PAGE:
14. Florida Panthers
The Florida Panthers’ treatment of the kids from Parkland — from Roberto Luongo’s from-the-heart speech to the chartered plane ride — resonates more than any win streak or trade.
That time Joe Sakic swapped Matt Duchene for a healthy package of pieces following months of speculation and gave sole ownership of the Avalanche to Nathan MacKinnon.
Ray Shero’s decision to exercise tough love with all his players heading into training camp, starting with MVP candidate Taylor Hall, set a tone and changed the culture for the new New Jersey.
No doubt, the Kings’ move to clean house and install a new GM and head coach refreshed its best players — Anze Kopitar, Drew Doughty, Dustin Brown — and made them dangerous all over again.
18. Edmonton Oilers
Nothing is more Edmonton ’18 than dealing away great wingers and then waking up and realizing we need some great wingers. (It took 70 games, but the Oilers may have found one.)
Shifting career centreman Claude Giroux to the wing was so crazy, it just might work.
Tom Dundon’s decision to purchase the Carolina Hurricanes has cost the franchise its well-respected GM and presented all sorts of mystery about where the club goes from here.
21. Dallas Stars
Jim Nill folding his hand at the trade deadline and not giving this group a boost of secondary scoring tells us he doesn’t see the Stars as good enough, despite all the aggression he showed in the off-season.
Not paying to keep Alexander Radulov and Andrei Markov? Shelling out big bucks for Karl Alzner? Dangling but not trading Max Pacioretty? The day-to-day calls on how to properly bring Carey Price back to vintage form? All those decisions have had ripple effects, but opting to use your best trade chip (Mikhail Sergachev) to bring in a winger (Jonathan Drouin) is how we’ll remember the 2017-18 Habs when the 2018-19 Habs are still shopping for centres.
23. Calgary Flames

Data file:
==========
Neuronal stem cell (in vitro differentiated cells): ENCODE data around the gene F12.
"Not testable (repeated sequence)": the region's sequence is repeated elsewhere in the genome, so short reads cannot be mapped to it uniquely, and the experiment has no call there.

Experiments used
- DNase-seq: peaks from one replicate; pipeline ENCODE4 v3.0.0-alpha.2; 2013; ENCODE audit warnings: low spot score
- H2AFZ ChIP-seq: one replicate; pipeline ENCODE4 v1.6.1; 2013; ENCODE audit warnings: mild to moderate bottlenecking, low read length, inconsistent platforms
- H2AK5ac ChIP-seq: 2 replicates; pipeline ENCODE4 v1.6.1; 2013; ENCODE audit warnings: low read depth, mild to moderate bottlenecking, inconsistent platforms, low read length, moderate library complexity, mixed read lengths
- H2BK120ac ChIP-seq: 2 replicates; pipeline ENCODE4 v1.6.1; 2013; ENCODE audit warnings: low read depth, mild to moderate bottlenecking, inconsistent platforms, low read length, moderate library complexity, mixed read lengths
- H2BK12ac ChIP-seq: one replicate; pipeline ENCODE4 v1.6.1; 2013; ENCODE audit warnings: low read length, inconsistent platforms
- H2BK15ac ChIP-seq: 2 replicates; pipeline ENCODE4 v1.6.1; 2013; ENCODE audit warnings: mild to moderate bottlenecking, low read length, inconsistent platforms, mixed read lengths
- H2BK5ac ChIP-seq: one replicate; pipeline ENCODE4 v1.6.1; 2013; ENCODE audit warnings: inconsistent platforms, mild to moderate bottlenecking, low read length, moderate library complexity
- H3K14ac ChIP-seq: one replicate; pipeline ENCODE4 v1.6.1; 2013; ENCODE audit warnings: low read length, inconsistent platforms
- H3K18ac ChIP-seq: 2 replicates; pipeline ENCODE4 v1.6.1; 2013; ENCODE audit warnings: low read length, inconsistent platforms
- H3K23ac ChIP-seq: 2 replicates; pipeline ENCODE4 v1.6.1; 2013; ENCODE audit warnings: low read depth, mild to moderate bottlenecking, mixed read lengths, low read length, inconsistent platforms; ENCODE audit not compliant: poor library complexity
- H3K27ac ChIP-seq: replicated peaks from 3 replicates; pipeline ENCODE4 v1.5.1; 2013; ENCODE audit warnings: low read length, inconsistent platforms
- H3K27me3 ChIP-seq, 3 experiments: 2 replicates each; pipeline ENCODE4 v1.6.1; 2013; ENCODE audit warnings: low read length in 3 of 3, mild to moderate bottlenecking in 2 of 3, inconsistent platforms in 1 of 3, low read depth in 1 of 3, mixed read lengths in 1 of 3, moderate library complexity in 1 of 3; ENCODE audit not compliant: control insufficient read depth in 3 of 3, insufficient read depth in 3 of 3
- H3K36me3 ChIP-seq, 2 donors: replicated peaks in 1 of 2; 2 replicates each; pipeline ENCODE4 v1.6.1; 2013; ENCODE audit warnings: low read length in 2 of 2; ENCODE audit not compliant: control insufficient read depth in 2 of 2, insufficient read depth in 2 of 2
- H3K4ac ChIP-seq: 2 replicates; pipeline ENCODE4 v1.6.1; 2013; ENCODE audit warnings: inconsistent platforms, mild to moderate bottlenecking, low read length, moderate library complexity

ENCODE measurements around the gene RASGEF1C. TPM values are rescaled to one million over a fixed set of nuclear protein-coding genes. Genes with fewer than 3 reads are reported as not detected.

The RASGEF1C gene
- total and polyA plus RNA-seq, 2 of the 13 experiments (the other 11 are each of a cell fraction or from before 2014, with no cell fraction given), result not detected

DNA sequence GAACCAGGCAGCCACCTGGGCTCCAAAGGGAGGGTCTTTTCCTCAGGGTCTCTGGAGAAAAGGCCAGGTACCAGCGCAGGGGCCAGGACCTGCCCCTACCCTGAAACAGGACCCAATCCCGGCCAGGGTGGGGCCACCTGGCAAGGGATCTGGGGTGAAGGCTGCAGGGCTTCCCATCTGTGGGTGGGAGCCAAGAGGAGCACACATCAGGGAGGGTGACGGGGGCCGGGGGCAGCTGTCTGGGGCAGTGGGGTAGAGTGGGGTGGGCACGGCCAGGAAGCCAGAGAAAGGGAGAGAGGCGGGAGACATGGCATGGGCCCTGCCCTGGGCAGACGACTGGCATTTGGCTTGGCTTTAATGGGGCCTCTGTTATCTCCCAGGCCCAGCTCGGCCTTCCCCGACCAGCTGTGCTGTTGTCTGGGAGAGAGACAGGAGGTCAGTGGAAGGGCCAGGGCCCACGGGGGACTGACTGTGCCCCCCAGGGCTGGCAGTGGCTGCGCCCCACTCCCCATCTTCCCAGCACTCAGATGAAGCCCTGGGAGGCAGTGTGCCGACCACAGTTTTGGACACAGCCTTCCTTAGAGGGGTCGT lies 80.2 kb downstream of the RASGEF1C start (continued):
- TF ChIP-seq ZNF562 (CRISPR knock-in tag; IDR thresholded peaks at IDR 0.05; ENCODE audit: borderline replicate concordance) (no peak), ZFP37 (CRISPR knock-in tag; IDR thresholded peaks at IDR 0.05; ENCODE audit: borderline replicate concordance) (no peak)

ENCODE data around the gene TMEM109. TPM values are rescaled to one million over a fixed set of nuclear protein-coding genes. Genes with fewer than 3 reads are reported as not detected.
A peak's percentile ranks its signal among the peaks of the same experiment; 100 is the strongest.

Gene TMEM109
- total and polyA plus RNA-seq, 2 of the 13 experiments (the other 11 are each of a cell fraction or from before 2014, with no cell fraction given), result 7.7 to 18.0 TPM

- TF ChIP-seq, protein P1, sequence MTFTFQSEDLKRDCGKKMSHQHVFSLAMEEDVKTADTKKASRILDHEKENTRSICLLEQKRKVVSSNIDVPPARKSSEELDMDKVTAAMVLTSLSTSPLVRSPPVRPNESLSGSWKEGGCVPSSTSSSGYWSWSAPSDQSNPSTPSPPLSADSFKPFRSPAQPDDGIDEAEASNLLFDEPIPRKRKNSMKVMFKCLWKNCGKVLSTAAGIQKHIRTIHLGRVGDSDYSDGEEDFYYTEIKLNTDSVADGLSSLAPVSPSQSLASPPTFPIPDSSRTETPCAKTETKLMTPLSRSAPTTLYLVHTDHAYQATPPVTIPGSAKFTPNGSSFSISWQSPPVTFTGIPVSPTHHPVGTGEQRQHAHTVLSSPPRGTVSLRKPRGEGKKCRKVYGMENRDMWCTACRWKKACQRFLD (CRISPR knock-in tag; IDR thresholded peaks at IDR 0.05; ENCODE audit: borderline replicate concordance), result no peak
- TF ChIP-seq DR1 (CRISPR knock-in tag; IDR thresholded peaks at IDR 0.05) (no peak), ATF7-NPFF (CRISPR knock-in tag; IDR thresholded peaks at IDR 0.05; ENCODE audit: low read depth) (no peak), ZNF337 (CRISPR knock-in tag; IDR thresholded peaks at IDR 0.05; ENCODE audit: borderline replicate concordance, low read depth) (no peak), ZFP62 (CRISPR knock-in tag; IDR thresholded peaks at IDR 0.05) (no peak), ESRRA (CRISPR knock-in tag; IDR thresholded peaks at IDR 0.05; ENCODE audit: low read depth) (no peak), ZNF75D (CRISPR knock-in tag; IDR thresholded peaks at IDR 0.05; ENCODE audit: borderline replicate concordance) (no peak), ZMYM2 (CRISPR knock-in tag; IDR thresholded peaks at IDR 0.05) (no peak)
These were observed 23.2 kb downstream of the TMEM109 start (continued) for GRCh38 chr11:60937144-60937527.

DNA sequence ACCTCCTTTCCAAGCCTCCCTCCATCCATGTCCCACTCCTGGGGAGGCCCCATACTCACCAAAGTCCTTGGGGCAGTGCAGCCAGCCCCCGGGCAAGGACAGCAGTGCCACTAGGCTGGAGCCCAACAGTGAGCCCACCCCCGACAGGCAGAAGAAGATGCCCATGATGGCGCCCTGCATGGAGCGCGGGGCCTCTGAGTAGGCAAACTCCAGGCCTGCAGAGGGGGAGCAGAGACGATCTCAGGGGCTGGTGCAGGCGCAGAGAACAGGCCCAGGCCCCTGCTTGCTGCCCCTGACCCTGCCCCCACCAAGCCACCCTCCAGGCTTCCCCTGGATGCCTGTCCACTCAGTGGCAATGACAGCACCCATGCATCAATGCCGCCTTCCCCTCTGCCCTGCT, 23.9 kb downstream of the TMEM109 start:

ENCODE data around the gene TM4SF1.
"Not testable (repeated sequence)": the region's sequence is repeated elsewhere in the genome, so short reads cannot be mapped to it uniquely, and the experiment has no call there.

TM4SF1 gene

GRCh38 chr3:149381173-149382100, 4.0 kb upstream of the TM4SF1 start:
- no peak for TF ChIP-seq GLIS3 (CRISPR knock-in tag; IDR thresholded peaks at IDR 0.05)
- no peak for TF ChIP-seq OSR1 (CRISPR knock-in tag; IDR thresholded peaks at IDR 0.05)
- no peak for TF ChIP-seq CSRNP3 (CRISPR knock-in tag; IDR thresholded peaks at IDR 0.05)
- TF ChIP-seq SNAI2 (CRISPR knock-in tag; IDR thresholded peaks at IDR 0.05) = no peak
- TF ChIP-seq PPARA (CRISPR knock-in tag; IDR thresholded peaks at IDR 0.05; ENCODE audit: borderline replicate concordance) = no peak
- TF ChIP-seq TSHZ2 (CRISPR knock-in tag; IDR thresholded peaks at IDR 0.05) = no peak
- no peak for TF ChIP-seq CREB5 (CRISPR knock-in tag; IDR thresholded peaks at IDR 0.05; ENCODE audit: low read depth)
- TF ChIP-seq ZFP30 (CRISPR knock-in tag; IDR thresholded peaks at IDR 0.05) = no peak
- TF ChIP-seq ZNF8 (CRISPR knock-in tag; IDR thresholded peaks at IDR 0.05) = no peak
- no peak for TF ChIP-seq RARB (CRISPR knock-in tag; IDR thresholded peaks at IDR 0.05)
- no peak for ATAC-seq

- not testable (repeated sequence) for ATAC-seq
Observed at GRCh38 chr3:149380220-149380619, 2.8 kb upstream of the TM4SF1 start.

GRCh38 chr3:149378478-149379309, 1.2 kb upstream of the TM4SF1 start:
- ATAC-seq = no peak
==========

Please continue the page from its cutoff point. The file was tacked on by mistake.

Calgary’s all-in move at the draft by “winning” the Travis Hamonic bidding war could cost the Flames a top-three lottery pick. Slim odds, but frightening nonetheless.
24. New York Rangers
The gutsy and divisive decision by the Rangers brass to telegraph a sell-off of core talent was a game-changer.
Lots to choose from here. Stan Bowman’s season will be remembered as the one where he tired to get the old band back together (sayonara, Artemi Panarain! welcome back, Brandon Saad and Patrick Sharp!), but they hit all the wrong notes. If coach Joel Quenneville leaves, however, that should be even more significant.
26. Arizona Coyotes
Keeping third-overall pick Dylan Strome in the minors (mostly) while so many of the other top draftees of his 2015 class are flourishing in the bigs is quite telling.
27. Ottawa Senators
The words owner Eugene Melnyk chose at his mood-shifting outdoor press availability was a biggie. So was the Kyle Turris trade. But I think the season will be defined by the day Pierre Dorion asked Erik Karlsson to submit his no-trade list. Y’know, just as a formality.
28. Buffalo Sabres
Major moves from the top down: The hiring of Jason Botterill, who in turn hired Phil Housley. Are these the men capable of righting this ship? And how patient will the Pegulas be to find out?
Re-signing instead of dealing Erik Gudbranson was not insignificant, but Jim Benning’s treatment of the UFA-bound Sedins in their twilight will be how we remember a lost season in Vancouver.
No contest here. John Tavare’s decision to delay The Decision is one of the NHL’s most intriguing storylines.
The embrace of the rebuild — trading away Petr Mrazek and Tomas Tatar for picks — has been a long time coming in Detroit. Now, will they be patient or slam the gas and try to turn things around too quick?